The Panama Papers Leave Red Faces Among China’s ‘Red Elite’

5 minute read

On April 5, China’s state media detailed the financial peccadilloes of an elderly ex-general who was once the most powerful man in the People’s Liberation Army (PLA). Guo Boxiong and his family are alleged to have extracted million of dollars in bribes from, among others, PLA officers desperate for promotion. The former general’s scalp is just one of hundreds of thousands collected in President Xi Jinping’s continuing crackdown on corruption.

The next day, another financial story involving members of China’s power elite broke. Months of forensic reporting conducted by the International Consortium of Investigative Journalists (ICIJ) had uncovered evidence that families of at least eight former or current members of the Chinese Politburo Standing Committee — the now seven-man clique that runs the country — had set up shadowy offshore companies that could be used to muddy the origins of their wealth. Among the Chinese individuals mentioned in the Panama Papers — thus called because they are based on leaked information from a law firm based in the Central American country — are the brother-in-law of President Xi; the daughter-in-law of propaganda czar Liu Yunshan; the daughter of former Premier Li Peng, who helped orchestrate the 1989 Tiananmen massacre; and Gu Kailai, the murderous ex-wife of a onetime Politburo high-flyer who now sits in jail, along with her husband.

Setting up offshore accounts and using tax havens like the British Virgin Islands does not equal wrongdoing. Millions of people have used such schemes legally. But at the very least those who rely on the offshore industry have moved assets abroad — and in some cases obscured the money trail. Given that President Xi is in the middle of an unprecedented anti-graft campaign, the existence of offshore entities owned by relatives of top Chinese officials hardly promotes a sense of financial transparency.

Furthermore, the fact that family members of some of China’s elite have accumulated so much wealth jars at a time when the Chinese government is promoting financial austerity and moral rectitude for members of the Chinese Communist Party. Late last year, Xi called for party cadres to monitor their family members’ excesses and set a good example through their own behavior. Yet nebulousness remains. How, for instance, was Xi able to pay for his own daughter’s education at Harvard when his official salary was lower than a year’s fees at the university? An explanation has never been made public. Instead, Xi’s government has detained activists who have called for asset disclosure for Chinese officials.

Chinese capital controls make it hard for citizens to move their money abroad — in general, each Chinese is only allowed to transfer $50,000 a year overseas. Yet with confidence in China’s economy waning — not to mention jitters about graft-busters ferreting out ill-gotten wealth — an estimated $1 trillion in Chinese investment flowed abroad last year. Yet more money is believed to have poured overseas without being recorded in official ledgers. Global real estate markets have sucked up Chinese cash, distorting local property prices. Chinese have also taken advantage of European and North American visa programs to move themselves abroad, as well.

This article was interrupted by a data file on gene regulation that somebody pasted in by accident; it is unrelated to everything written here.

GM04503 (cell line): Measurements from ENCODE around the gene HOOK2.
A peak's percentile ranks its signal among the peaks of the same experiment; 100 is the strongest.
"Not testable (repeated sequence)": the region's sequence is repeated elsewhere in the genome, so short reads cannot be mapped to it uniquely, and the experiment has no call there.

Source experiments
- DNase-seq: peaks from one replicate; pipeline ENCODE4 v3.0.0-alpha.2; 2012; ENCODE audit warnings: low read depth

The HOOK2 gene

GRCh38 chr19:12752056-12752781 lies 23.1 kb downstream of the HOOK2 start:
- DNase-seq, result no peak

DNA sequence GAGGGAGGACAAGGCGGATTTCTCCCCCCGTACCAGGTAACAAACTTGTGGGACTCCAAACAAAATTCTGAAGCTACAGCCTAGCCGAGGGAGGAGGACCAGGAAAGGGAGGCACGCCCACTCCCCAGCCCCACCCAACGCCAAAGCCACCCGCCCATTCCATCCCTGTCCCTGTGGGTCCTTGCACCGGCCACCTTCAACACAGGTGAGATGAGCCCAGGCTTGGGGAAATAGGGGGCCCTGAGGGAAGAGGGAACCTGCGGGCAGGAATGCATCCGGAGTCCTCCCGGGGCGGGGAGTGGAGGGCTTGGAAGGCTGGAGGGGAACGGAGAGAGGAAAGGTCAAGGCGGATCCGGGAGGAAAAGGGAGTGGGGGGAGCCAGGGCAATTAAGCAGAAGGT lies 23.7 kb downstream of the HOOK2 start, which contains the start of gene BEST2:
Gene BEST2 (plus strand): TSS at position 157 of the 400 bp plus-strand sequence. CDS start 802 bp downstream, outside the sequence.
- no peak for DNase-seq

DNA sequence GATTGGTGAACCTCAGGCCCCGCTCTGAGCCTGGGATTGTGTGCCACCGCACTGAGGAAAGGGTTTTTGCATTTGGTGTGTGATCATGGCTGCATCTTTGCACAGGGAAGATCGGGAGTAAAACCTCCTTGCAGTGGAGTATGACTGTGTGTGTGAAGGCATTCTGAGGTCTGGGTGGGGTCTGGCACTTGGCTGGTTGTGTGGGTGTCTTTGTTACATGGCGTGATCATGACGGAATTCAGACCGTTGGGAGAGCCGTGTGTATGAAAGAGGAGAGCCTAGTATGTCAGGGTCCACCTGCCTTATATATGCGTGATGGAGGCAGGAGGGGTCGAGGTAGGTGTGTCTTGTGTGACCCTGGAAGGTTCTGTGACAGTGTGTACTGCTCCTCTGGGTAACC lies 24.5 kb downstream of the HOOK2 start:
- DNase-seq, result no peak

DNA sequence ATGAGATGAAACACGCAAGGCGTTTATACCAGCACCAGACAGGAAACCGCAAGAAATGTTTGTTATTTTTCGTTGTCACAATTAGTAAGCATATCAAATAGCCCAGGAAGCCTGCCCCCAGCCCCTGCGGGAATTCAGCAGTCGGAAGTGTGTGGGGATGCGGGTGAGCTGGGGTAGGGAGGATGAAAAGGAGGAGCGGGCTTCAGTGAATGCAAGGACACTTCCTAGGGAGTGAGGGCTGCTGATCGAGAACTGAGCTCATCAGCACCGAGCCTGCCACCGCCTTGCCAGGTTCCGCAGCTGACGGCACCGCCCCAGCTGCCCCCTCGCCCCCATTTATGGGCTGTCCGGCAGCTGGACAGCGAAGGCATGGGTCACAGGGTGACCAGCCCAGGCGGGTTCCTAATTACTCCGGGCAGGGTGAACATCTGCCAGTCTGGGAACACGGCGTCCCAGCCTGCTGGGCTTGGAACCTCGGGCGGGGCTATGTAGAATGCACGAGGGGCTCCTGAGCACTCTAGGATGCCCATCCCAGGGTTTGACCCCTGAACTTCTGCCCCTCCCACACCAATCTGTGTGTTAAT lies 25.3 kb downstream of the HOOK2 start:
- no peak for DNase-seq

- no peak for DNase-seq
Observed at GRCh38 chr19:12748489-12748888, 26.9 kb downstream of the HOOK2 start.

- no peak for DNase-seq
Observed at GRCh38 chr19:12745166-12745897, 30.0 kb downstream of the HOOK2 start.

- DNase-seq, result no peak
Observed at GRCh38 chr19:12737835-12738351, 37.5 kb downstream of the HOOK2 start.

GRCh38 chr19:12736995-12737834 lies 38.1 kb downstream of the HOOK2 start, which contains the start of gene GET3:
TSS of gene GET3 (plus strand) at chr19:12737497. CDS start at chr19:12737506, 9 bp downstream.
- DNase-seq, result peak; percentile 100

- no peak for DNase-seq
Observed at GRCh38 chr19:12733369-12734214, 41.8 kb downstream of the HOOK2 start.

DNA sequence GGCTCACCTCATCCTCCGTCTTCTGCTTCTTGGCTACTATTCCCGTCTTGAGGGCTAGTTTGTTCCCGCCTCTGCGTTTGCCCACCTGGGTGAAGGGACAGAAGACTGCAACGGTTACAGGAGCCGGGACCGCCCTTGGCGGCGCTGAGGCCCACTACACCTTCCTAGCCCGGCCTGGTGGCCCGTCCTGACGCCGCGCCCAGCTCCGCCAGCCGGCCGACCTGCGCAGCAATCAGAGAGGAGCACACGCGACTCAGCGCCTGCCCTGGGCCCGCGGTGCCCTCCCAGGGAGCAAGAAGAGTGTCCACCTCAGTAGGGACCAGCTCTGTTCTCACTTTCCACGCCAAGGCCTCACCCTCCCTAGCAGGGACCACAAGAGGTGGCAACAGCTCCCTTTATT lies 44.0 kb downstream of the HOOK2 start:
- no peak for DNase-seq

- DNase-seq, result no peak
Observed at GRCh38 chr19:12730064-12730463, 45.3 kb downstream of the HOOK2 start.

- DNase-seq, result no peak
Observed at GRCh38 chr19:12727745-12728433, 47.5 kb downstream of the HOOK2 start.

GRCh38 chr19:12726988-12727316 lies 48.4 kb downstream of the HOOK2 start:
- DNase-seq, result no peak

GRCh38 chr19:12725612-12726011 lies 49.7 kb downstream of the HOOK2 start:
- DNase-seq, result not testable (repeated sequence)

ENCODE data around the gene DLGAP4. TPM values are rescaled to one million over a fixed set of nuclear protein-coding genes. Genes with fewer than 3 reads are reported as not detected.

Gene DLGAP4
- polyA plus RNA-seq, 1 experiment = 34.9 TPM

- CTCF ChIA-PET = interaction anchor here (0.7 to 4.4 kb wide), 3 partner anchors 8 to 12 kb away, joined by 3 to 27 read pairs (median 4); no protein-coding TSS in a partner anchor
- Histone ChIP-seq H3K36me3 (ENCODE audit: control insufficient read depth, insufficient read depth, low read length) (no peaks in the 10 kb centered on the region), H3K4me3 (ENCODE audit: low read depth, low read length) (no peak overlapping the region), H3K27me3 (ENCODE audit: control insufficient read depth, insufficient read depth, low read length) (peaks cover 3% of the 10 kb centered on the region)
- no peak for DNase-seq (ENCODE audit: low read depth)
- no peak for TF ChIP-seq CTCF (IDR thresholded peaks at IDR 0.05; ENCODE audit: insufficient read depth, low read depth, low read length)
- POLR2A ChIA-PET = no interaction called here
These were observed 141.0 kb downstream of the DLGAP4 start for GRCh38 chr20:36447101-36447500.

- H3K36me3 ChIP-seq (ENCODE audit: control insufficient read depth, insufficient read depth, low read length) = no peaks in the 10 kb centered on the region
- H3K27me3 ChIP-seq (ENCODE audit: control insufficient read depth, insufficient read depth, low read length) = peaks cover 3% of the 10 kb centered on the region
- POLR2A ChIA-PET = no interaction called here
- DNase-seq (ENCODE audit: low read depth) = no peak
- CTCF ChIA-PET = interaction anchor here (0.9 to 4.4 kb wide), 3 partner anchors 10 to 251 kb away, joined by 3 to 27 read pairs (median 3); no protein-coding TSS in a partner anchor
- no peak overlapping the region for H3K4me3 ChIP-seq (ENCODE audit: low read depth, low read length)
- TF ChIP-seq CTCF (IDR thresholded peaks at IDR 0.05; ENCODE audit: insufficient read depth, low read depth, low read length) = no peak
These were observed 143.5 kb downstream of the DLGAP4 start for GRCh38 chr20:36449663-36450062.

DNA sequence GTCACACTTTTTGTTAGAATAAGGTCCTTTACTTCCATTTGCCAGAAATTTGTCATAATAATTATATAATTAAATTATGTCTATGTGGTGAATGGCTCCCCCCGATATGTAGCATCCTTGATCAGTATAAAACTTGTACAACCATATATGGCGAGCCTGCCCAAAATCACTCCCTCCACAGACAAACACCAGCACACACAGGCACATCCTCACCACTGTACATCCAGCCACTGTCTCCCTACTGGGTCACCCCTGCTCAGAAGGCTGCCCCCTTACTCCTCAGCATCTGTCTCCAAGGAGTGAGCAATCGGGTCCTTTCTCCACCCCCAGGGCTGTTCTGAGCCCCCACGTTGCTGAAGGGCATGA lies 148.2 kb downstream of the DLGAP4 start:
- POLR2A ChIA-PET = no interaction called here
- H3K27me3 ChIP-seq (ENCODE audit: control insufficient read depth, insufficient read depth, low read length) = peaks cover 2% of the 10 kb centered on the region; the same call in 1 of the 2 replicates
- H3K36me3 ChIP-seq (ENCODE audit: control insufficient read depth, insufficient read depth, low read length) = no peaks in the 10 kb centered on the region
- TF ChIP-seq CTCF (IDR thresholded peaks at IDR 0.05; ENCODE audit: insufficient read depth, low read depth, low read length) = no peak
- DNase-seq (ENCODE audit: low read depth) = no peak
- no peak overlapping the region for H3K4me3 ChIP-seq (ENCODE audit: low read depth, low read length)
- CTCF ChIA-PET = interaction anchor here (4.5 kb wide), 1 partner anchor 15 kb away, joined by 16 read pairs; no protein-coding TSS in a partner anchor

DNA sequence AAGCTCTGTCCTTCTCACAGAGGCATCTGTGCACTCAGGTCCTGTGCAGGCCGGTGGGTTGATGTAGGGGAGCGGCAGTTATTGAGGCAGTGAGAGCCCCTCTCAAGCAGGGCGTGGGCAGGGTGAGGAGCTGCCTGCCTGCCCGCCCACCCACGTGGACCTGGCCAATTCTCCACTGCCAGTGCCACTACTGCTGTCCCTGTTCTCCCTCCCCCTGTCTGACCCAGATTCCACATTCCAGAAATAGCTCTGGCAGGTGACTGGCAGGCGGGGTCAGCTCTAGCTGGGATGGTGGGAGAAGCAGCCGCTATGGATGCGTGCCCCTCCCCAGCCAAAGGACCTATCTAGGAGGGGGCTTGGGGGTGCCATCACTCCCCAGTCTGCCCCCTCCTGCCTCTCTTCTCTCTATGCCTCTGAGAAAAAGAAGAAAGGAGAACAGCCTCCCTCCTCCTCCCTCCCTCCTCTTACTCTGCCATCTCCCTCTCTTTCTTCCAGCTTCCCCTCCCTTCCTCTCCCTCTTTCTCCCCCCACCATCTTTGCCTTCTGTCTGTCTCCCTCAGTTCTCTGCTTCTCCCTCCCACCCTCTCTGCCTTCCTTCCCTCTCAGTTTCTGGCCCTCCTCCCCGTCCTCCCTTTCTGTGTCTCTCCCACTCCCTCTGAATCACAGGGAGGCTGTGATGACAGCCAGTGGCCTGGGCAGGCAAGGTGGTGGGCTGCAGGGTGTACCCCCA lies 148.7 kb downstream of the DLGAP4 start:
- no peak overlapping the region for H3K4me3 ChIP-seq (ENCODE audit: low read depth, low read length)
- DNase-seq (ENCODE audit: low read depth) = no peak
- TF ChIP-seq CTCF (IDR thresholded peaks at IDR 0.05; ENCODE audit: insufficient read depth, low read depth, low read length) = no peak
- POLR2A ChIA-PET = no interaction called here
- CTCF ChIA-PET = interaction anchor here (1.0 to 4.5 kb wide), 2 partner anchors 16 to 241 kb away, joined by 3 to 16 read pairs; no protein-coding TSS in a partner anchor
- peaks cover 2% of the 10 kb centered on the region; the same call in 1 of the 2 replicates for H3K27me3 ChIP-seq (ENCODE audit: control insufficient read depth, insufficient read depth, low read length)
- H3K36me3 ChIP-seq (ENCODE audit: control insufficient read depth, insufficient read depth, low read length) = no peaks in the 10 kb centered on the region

Financial transfer networks, often based in Hong Kong, enable wealthy Chinese to get around the currency controls. In some cases, mules carry cash out of mainland China. In others, middlemen pass money between dozens of bank accounts to conceal the ultimate destination. The result of this Chinese capital flight is big business: nearly one-third of the offshore companies that currently do business with Mossack Fonseca, the Panamanian law firm whose 11 million documents were leaked, came from Hong Kong and China, according to the ICIJ.

The ICIJ reporting, which was based on an anonymous leak provided to German newspaper Süddeutsche Zeitung, has added ballast to the financial reporting conducted in recent years by Bloomberg and the New York Times on the fortunes accumulated by China’s political elite. This reporting, which detailed the wealth accumulated by Xi’s brother-in-law, among others, earned both media organizations stints on Beijing’s blacklist. Predictably, China-focused details of the Panama Papers were scrubbed from the Chinese Internet, which is controlled by the world’s most sophisticated and comprehensive censorship machinery.

Indeed, although whispers of a Xi family fortune might be currency among the odd Beijing taxi driver or political junkie, many details reported in the foreign press are not widely known in China. After all, this is a country where many young people have scant knowledge of the 1989 crackdown at Tiananmen, even if they do travel abroad and can access an unfettered Internet. After the Panama Papers were revealed earlier this week, the Global Times, a Chinese Communist Party–affiliated paper, speculated that a “powerful force” has masterminded the leak for “ideology-allied Western nations to strike a blow to non-Western political elites and key organizations.”

On a grassroots level, Xi maintains considerable public support, in part because of his anticorruption campaign. Qiao Mu, a communications professor in Beijing who was demoted from his job because of his outspokenness about politics, is critical of the way in which Xi has consolidated power and eliminated political rivals through his crackdown on graft. Yet even Qiao admits that members of his family are fans of the Chinese President, whose father was a communist revolutionary. “They love Xi Jinping,” he says. “They love their red emperor.”

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